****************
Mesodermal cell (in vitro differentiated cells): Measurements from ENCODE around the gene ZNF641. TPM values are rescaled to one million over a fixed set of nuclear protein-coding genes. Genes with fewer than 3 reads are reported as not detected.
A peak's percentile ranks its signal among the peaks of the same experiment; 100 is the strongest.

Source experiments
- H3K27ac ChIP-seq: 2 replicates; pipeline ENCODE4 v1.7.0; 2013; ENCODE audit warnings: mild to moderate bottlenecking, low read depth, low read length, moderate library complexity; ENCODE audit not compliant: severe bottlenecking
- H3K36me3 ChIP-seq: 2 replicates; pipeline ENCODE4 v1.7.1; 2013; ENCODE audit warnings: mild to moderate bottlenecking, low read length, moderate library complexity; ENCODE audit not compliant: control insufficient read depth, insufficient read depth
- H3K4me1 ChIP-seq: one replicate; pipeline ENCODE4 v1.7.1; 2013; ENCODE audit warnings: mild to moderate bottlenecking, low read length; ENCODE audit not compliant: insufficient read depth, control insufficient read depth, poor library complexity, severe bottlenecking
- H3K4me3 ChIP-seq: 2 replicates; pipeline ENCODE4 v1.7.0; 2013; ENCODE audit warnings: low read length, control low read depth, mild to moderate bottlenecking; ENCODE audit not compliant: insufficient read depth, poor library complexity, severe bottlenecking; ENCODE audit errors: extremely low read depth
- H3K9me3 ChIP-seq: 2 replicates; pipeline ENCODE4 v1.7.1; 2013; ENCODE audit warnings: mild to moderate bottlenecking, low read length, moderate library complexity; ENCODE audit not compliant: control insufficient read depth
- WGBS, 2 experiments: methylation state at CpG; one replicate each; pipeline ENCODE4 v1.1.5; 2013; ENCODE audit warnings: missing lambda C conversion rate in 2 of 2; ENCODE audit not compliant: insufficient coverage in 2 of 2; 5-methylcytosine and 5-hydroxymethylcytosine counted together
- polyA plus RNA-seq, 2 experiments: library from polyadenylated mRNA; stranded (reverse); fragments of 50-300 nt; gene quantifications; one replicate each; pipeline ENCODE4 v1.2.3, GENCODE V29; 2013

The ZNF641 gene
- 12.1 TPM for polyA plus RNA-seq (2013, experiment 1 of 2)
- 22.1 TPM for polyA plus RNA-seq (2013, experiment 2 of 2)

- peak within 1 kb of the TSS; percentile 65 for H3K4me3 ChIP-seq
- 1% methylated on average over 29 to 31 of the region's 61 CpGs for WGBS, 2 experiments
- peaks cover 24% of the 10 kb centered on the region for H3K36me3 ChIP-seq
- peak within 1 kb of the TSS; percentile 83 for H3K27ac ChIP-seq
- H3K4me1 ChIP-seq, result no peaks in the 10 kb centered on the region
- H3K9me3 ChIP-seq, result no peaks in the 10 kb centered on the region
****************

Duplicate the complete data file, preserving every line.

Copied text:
Mesodermal cell (in vitro differentiated cells): Measurements from ENCODE around the gene ZNF641. TPM values are rescaled to one million over a fixed set of nuclear protein-coding genes. Genes with fewer than 3 reads are reported as not detected.
A peak's percentile ranks its signal among the peaks of the same experiment; 100 is the strongest.

Source experiments
- H3K27ac ChIP-seq: 2 replicates; pipeline ENCODE4 v1.7.0; 2013; ENCODE audit warnings: mild to moderate bottlenecking, low read depth, low read length, moderate library complexity; ENCODE audit not compliant: severe bottlenecking
- H3K36me3 ChIP-seq: 2 replicates; pipeline ENCODE4 v1.7.1; 2013; ENCODE audit warnings: mild to moderate bottlenecking, low read length, moderate library complexity; ENCODE audit not compliant: control insufficient read depth, insufficient read depth
- H3K4me1 ChIP-seq: one replicate; pipeline ENCODE4 v1.7.1; 2013; ENCODE audit warnings: mild to moderate bottlenecking, low read length; ENCODE audit not compliant: insufficient read depth, control insufficient read depth, poor library complexity, severe bottlenecking
- H3K4me3 ChIP-seq: 2 replicates; pipeline ENCODE4 v1.7.0; 2013; ENCODE audit warnings: low read length, control low read depth, mild to moderate bottlenecking; ENCODE audit not compliant: insufficient read depth, poor library complexity, severe bottlenecking; ENCODE audit errors: extremely low read depth
- H3K9me3 ChIP-seq: 2 replicates; pipeline ENCODE4 v1.7.1; 2013; ENCODE audit warnings: mild to moderate bottlenecking, low read length, moderate library complexity; ENCODE audit not compliant: control insufficient read depth
- WGBS, 2 experiments: methylation state at CpG; one replicate each; pipeline ENCODE4 v1.1.5; 2013; ENCODE audit warnings: missing lambda C conversion rate in 2 of 2; ENCODE audit not compliant: insufficient coverage in 2 of 2; 5-methylcytosine and 5-hydroxymethylcytosine counted together
- polyA plus RNA-seq, 2 experiments: library from polyadenylated mRNA; stranded (reverse); fragments of 50-300 nt; gene quantifications; one replicate each; pipeline ENCODE4 v1.2.3, GENCODE V29; 2013

The ZNF641 gene
- 12.1 TPM for polyA plus RNA-seq (2013, experiment 1 of 2)
- 22.1 TPM for polyA plus RNA-seq (2013, experiment 2 of 2)

- peak within 1 kb of the TSS; percentile 65 for H3K4me3 ChIP-seq
- 1% methylated on average over 29 to 31 of the region's 61 CpGs for WGBS, 2 experiments
- peaks cover 24% of the 10 kb centered on the region for H3K36me3 ChIP-seq
- peak within 1 kb of the TSS; percentile 83 for H3K27ac ChIP-seq
- H3K4me1 ChIP-seq, result no peaks in the 10 kb centered on the region
- H3K9me3 ChIP-seq, result no peaks in the 10 kb centered on the region